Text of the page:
J. Davy Crockett III | Page 10 | Tomorrow's World

J. Davy Crockett III

The Peter Principle



A quirky sense of humor and a cynical streak seem to have been the impetus for an interesting book, published years ago, entitled The Peter Principle by educational scholar Dr. Laurence J. Peter. It is a hilarious look at the pitfalls of a bureaucratic organization. The original premise of the author is that in a hierarchically structured organization, people tend to be promoted up through the ranks until they reach their “level of incompetence.” But what does that mean? One might hope that increased competence would equal higher responsibility.

A Strange Case



In the late 1800s, a young Scotsman became a successful and widely read author. Robert Louis Stevenson is best known for his colorful adventure novel Treasure Island, but he also wrote an allegorical tale about good and evil in 1886 in his best-selling book entitled The Strange Case of Dr. Jekyll and Mr. Hyde.

An Intermission



While watching a classic epic movie from the 1960’s recently, I was surprised when, about halfway through the film, there was an intermission. I suppose the directors figured the audience needed a brief break before the lengthy production resumed to complete the story. In live theater productions and at the symphony, an intermission is often provided before the actors again take the stage and continue the performance.

A Splash of Blood



Much of the Christian-professing world has been observing Lent, a time of self-denial in preparation for Easter. Interestingly, the day before Lent begins is a time of partying and excess known as Mardi Gras, or “Fat Tuesday,” though most of the participants don’t know why they are celebrating. The next day, Ash Wednesday, begins forty days of “fasting” leading up to Easter. Adherents usually give up some simple pleasure during that time, supposedly harkening back to Jesus’ 40 days of fasting in the wilderness before being tempted by Satan.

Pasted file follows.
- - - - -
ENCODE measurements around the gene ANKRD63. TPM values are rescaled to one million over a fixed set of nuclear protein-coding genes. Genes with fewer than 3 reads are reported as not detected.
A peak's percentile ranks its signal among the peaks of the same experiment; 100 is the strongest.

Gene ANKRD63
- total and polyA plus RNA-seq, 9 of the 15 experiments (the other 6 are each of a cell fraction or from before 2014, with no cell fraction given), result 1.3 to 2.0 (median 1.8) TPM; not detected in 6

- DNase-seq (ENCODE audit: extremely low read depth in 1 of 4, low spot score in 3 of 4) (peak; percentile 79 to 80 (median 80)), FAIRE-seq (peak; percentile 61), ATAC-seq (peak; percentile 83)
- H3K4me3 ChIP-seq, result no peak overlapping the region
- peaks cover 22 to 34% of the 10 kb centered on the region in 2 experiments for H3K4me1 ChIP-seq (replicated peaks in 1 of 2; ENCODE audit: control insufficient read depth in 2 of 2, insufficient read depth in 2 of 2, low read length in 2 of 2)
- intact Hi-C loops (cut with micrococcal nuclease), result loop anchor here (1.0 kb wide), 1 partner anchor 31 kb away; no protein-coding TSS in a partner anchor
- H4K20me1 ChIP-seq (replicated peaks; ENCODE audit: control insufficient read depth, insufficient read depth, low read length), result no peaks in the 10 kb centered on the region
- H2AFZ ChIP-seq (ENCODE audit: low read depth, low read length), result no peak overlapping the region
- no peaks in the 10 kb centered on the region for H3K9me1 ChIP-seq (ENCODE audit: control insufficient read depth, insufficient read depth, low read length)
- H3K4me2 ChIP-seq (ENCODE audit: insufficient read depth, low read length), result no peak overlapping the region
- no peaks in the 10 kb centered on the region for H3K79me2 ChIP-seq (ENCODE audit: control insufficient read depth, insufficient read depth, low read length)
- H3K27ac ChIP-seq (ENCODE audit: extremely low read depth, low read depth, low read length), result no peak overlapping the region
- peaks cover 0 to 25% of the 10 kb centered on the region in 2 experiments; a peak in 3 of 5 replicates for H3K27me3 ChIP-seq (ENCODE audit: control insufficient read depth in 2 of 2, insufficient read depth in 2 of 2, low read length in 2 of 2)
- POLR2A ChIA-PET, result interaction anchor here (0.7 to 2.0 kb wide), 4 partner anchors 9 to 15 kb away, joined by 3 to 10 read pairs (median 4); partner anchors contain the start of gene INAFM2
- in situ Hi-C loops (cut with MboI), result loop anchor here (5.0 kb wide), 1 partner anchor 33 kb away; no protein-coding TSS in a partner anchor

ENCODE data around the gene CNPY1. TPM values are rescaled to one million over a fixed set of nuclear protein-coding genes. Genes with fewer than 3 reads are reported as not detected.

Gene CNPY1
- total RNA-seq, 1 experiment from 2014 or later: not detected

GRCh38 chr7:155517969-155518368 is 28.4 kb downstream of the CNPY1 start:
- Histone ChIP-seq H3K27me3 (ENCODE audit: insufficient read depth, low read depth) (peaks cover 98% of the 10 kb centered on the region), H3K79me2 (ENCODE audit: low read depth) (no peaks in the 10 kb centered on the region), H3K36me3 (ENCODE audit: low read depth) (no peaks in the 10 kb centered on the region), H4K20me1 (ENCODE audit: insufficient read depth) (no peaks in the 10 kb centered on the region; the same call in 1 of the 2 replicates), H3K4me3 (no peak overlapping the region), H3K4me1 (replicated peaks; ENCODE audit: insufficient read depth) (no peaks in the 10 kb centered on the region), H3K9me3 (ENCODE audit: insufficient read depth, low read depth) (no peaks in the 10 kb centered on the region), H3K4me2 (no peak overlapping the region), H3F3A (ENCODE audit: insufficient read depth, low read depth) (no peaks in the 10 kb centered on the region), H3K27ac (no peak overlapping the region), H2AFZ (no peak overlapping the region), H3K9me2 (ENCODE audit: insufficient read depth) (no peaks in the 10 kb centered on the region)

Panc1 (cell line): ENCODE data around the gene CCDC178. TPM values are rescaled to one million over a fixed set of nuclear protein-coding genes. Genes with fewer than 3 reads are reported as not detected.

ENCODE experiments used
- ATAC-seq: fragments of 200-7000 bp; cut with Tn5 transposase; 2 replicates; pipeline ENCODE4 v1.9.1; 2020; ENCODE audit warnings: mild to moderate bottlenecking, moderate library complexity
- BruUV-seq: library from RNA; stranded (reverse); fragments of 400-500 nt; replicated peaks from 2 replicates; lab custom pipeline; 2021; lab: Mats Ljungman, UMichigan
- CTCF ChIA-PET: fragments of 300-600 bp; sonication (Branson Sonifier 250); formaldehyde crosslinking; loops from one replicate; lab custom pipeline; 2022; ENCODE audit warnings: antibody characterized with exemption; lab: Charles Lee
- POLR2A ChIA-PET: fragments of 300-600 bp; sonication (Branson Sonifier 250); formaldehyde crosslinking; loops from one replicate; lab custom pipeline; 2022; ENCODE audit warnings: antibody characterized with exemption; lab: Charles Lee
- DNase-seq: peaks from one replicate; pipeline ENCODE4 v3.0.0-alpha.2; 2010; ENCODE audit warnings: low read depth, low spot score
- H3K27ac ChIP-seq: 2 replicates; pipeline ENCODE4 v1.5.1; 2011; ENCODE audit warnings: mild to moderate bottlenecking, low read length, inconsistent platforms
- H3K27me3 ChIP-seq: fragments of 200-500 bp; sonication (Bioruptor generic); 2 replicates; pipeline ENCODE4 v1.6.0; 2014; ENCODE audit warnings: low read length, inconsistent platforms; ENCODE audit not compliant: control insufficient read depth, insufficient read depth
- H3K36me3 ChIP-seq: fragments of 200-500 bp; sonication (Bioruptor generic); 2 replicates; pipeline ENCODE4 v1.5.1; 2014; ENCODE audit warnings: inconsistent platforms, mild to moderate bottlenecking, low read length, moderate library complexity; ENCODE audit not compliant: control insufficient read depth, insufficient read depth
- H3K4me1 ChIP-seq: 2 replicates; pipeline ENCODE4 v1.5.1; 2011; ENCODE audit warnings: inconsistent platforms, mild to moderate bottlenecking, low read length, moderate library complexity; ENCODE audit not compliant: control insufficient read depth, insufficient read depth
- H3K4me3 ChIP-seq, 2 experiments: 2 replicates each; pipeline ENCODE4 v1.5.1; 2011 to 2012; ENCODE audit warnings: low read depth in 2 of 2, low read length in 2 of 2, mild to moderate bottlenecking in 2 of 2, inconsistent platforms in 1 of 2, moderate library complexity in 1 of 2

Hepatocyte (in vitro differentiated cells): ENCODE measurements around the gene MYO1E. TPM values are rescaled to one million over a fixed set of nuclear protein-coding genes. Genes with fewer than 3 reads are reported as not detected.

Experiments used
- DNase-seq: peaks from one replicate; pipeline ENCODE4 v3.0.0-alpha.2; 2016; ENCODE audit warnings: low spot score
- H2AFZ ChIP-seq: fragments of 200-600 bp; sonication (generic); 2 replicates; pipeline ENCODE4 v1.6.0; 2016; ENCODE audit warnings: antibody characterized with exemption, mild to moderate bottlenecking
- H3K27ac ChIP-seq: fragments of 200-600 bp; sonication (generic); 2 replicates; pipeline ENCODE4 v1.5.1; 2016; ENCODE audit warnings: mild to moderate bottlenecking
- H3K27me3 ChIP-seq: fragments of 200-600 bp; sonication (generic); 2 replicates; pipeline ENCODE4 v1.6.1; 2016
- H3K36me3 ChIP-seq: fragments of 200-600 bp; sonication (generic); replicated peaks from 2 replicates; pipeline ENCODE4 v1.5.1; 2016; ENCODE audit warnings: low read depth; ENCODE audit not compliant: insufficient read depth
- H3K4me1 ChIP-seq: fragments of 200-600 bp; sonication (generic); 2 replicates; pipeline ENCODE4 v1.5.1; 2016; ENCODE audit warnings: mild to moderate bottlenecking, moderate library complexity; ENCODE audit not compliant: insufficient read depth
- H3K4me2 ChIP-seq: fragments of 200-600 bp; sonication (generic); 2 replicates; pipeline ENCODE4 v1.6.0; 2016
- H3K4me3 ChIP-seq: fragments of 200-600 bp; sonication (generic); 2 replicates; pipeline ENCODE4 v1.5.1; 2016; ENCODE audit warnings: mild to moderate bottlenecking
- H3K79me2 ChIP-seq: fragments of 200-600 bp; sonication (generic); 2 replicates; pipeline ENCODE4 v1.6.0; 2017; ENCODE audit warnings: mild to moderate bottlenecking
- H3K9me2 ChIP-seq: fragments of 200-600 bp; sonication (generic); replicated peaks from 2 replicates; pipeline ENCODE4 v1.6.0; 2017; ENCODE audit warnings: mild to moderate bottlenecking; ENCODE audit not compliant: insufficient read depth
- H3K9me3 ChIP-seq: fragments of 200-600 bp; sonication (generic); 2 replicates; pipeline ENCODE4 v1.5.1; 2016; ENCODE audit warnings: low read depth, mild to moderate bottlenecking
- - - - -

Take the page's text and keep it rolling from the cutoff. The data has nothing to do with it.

A Look at Betrayal



Some names live in infamy. The memory and names of those individuals have been seared into the historical fabric of the countries and cultures in which they did treacherous deeds. It seems that no country or region has lacked ignominious characters whose names have become reviled. In the United States, the name of Benedict Arnold—the general who, greedy for recognition and money, treacherously betrayed General George Washington and the fledgling Colonial States of America during the Revolutionary War—still is used as a synonym for traitor.

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